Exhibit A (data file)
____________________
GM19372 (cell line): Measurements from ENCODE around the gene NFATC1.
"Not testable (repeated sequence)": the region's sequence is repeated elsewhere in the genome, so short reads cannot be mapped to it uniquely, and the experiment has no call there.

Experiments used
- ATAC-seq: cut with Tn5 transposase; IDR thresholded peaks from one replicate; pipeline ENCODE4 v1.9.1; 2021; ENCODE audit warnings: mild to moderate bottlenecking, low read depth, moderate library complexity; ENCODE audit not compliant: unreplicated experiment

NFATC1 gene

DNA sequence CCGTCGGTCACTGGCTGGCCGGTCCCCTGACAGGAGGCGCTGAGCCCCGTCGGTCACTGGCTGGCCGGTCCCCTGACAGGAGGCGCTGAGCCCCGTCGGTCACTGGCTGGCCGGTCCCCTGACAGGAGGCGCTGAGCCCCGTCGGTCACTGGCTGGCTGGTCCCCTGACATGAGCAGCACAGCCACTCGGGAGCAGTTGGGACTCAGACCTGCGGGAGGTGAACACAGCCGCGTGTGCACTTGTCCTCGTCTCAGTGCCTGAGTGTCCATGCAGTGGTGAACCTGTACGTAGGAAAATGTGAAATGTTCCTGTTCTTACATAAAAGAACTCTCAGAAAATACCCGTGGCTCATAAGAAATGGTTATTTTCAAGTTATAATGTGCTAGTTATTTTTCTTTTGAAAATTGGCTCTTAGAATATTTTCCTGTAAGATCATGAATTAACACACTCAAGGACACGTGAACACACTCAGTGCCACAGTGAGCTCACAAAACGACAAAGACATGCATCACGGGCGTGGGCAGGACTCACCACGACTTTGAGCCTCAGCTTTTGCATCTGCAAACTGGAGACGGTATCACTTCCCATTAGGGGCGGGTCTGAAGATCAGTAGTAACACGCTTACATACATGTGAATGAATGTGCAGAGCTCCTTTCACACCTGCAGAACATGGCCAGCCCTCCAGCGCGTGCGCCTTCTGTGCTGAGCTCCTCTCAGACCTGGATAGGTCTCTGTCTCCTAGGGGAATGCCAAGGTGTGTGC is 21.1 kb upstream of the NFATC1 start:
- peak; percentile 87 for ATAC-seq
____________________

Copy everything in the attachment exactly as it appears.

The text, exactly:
GM19372 (cell line): Measurements from ENCODE around the gene NFATC1.
"Not testable (repeated sequence)": the region's sequence is repeated elsewhere in the genome, so short reads cannot be mapped to it uniquely, and the experiment has no call there.

Experiments used
- ATAC-seq: cut with Tn5 transposase; IDR thresholded peaks from one replicate; pipeline ENCODE4 v1.9.1; 2021; ENCODE audit warnings: mild to moderate bottlenecking, low read depth, moderate library complexity; ENCODE audit not compliant: unreplicated experiment

NFATC1 gene

DNA sequence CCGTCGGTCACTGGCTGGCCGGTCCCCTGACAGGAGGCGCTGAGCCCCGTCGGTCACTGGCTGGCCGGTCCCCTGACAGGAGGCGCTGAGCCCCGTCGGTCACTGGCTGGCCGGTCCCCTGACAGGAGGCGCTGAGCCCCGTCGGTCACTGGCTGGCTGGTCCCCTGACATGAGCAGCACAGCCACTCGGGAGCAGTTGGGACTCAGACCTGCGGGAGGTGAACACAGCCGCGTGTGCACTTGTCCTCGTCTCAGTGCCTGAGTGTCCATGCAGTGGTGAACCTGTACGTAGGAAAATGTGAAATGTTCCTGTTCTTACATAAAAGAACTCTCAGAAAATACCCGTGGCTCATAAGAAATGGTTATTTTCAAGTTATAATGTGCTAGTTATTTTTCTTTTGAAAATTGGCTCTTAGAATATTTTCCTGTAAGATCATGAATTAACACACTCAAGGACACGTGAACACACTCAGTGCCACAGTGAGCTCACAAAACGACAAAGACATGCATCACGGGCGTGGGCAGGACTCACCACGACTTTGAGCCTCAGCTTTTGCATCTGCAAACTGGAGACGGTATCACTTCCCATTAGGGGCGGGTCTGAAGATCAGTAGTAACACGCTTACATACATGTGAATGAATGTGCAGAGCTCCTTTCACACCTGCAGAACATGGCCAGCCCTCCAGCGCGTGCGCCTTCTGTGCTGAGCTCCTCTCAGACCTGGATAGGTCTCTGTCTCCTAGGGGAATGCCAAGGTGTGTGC is 21.1 kb upstream of the NFATC1 start:
- peak; percentile 87 for ATAC-seq